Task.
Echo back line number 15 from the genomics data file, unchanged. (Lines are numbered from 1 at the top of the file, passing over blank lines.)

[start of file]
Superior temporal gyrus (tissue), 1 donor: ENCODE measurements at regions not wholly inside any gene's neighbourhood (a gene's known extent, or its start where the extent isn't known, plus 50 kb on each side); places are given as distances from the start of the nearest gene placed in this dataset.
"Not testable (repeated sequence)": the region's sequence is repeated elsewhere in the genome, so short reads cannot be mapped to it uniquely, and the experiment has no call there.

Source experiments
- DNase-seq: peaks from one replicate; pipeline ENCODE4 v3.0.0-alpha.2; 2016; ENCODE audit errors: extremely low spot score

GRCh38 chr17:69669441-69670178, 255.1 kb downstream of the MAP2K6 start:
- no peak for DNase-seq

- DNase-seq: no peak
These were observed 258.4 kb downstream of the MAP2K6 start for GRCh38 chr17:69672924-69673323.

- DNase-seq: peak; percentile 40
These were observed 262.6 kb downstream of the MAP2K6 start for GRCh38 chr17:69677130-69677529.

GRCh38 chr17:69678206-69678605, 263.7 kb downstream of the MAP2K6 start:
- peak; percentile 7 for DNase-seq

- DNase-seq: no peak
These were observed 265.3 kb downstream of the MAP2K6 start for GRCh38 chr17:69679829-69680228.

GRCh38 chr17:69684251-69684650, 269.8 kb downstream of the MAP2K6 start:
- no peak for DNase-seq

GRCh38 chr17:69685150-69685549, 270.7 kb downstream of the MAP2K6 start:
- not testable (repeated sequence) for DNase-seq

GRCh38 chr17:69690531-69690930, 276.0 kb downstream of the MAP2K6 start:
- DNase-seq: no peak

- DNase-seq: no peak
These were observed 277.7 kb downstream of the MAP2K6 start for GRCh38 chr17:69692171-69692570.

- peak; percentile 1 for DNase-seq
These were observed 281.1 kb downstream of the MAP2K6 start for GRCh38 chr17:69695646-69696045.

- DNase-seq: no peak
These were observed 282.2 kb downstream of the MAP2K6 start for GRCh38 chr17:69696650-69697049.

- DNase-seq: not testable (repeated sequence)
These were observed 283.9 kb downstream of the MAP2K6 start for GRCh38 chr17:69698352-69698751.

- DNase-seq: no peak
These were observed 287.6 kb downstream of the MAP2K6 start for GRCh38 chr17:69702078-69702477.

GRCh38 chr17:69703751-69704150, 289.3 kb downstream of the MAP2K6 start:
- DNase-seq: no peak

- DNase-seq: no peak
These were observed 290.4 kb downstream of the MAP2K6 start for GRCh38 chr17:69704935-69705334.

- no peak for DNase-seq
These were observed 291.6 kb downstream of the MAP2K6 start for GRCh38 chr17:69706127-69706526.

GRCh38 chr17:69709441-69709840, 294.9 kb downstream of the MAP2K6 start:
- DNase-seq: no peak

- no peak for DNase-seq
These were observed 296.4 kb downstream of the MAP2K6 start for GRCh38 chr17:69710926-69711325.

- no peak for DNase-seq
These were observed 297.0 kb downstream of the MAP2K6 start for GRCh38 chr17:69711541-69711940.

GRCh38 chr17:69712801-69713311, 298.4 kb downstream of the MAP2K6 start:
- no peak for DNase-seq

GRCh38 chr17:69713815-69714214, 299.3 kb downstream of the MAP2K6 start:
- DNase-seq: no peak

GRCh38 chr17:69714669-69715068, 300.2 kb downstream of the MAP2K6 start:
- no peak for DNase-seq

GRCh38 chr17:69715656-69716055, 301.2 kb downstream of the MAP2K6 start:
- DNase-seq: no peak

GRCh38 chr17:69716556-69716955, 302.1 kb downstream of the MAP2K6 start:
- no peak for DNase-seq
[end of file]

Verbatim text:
GRCh38 chr17:69684251-69684650, 269.8 kb downstream of the MAP2K6 start: